Vinaya Pitaka (3): Khandhaka

by I. B. Horner | 2014 | 386,194 words | ISBN-13: 9781921842160

The English translation of the Khandhaka: the second book of the Pali Vinaya Pitaka, one of the three major ‘baskets’ of Therevada canonical literature. It is a collection of various narratives. The English translation of the Vinaya-pitaka (third part, khandhaka) contains many Pali original words, but transliterated using a system similar to the I...

On rejection of nakedness

Kd.8.28.1 Now at that time a certain monk, having become naked, approached the Lord; having approached he spoke thus to the Lord: “Lord, in many a figure is the Lord a speaker in praise of desiring little, of contentment, of expunging (evil), of punctiliousness, of graciousness, of decreasing (the obstructions), of putting forth energy.[1] Lord, this nakedness is, in many a figure, useful for desiring little, for contentment, for expunging (evil), for punctiliousness, for graciousness, for decreasing (the obstructions), for putting forth energy. It were good, Lord, if the Lord were to allow nakedness for monks.”

The awakened one, the Lord rebuked him, saying: “It is not becoming, it is not suitable, it is not fitting, it is not worthy of a recluse, it is not allowable, it is not to be done. How can you, foolish man, observe nakedness, an observance of members of other sects?[2] It is not, foolish man, for pleasing those who are not (yet) pleased …”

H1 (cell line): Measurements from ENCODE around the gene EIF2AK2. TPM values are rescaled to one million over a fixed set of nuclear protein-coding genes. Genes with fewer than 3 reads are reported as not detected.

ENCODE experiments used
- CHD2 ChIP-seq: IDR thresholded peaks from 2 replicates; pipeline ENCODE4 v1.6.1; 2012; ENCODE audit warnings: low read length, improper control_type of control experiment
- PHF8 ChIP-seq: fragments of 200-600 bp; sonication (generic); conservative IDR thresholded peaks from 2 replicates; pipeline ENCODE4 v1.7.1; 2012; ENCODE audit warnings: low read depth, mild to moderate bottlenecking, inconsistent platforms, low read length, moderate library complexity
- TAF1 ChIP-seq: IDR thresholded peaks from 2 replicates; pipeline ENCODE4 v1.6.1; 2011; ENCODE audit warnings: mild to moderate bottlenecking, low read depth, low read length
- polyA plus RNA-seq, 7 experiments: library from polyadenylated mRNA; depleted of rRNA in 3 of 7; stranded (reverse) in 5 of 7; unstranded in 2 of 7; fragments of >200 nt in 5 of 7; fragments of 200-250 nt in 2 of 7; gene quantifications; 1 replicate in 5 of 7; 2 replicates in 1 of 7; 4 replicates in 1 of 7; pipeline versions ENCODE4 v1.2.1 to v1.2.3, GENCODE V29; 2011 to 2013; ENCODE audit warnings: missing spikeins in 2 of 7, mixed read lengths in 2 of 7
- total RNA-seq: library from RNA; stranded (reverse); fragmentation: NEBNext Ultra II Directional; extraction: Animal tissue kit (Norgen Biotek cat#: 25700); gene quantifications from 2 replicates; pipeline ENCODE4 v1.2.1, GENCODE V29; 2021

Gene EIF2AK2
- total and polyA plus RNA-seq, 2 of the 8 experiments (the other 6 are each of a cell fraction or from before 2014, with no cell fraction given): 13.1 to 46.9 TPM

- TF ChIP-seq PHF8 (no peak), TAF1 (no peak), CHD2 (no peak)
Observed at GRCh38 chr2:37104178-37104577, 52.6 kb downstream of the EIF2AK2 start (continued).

Having rebuked him, having given reasoned talk, he addressed the monks saying: “Monks, nakedness, an observance of members of other sects, is not to be observed.[3] Whoever should observe it, there is a grave offence.

Footnotes and references:

1.

Stock in Vinaya. See BD.1.37 for notes and references.

2.

titthiyāsamādāna. Word-play probably intended here; for samādāna means both going for alms without taking the three robes with one (cf. asamādānacāra at Vin.1.254), and also adopting, undertaking, taking upon oneself. Here the latter must be meant, for cf. Vin.1.159, where the same phrase is used with regard to the titthiyās’ ‘vow of silence’ mūgabbata.